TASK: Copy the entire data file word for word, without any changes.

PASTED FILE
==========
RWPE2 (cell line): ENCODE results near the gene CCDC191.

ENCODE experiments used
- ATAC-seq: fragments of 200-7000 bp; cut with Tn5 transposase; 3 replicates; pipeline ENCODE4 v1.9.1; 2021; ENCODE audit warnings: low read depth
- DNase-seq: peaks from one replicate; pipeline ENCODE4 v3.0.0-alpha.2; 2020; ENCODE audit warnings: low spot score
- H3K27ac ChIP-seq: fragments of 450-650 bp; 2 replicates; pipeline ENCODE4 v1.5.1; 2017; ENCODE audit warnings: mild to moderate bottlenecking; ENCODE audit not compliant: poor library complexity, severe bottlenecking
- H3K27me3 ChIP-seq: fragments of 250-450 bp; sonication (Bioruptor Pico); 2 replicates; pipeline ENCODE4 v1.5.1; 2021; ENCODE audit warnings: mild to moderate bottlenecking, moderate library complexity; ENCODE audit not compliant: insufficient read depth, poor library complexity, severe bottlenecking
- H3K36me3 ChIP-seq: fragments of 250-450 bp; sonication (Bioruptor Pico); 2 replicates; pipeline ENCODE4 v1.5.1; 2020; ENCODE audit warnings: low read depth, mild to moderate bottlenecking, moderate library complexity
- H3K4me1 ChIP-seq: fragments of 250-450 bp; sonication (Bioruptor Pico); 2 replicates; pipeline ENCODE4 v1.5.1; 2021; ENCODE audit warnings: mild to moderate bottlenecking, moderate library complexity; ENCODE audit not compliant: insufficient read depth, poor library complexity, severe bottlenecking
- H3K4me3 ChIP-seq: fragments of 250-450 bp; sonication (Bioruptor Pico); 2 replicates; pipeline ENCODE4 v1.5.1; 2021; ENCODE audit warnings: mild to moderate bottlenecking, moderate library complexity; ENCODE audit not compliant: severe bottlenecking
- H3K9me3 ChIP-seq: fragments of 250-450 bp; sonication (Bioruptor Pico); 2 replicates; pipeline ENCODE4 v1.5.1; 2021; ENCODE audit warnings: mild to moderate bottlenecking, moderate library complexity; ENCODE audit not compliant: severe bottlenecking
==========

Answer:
RWPE2 (cell line): ENCODE results near the gene CCDC191.

ENCODE experiments used
- ATAC-seq: fragments of 200-7000 bp; cut with Tn5 transposase; 3 replicates; pipeline ENCODE4 v1.9.1; 2021; ENCODE audit warnings: low read depth
- DNase-seq: peaks from one replicate; pipeline ENCODE4 v3.0.0-alpha.2; 2020; ENCODE audit warnings: low spot score
- H3K27ac ChIP-seq: fragments of 450-650 bp; 2 replicates; pipeline ENCODE4 v1.5.1; 2017; ENCODE audit warnings: mild to moderate bottlenecking; ENCODE audit not compliant: poor library complexity, severe bottlenecking
- H3K27me3 ChIP-seq: fragments of 250-450 bp; sonication (Bioruptor Pico); 2 replicates; pipeline ENCODE4 v1.5.1; 2021; ENCODE audit warnings: mild to moderate bottlenecking, moderate library complexity; ENCODE audit not compliant: insufficient read depth, poor library complexity, severe bottlenecking
- H3K36me3 ChIP-seq: fragments of 250-450 bp; sonication (Bioruptor Pico); 2 replicates; pipeline ENCODE4 v1.5.1; 2020; ENCODE audit warnings: low read depth, mild to moderate bottlenecking, moderate library complexity
- H3K4me1 ChIP-seq: fragments of 250-450 bp; sonication (Bioruptor Pico); 2 replicates; pipeline ENCODE4 v1.5.1; 2021; ENCODE audit warnings: mild to moderate bottlenecking, moderate library complexity; ENCODE audit not compliant: insufficient read depth, poor library complexity, severe bottlenecking
- H3K4me3 ChIP-seq: fragments of 250-450 bp; sonication (Bioruptor Pico); 2 replicates; pipeline ENCODE4 v1.5.1; 2021; ENCODE audit warnings: mild to moderate bottlenecking, moderate library complexity; ENCODE audit not compliant: severe bottlenecking
- H3K9me3 ChIP-seq: fragments of 250-450 bp; sonication (Bioruptor Pico); 2 replicates; pipeline ENCODE4 v1.5.1; 2021; ENCODE audit warnings: mild to moderate bottlenecking, moderate library complexity; ENCODE audit not compliant: severe bottlenecking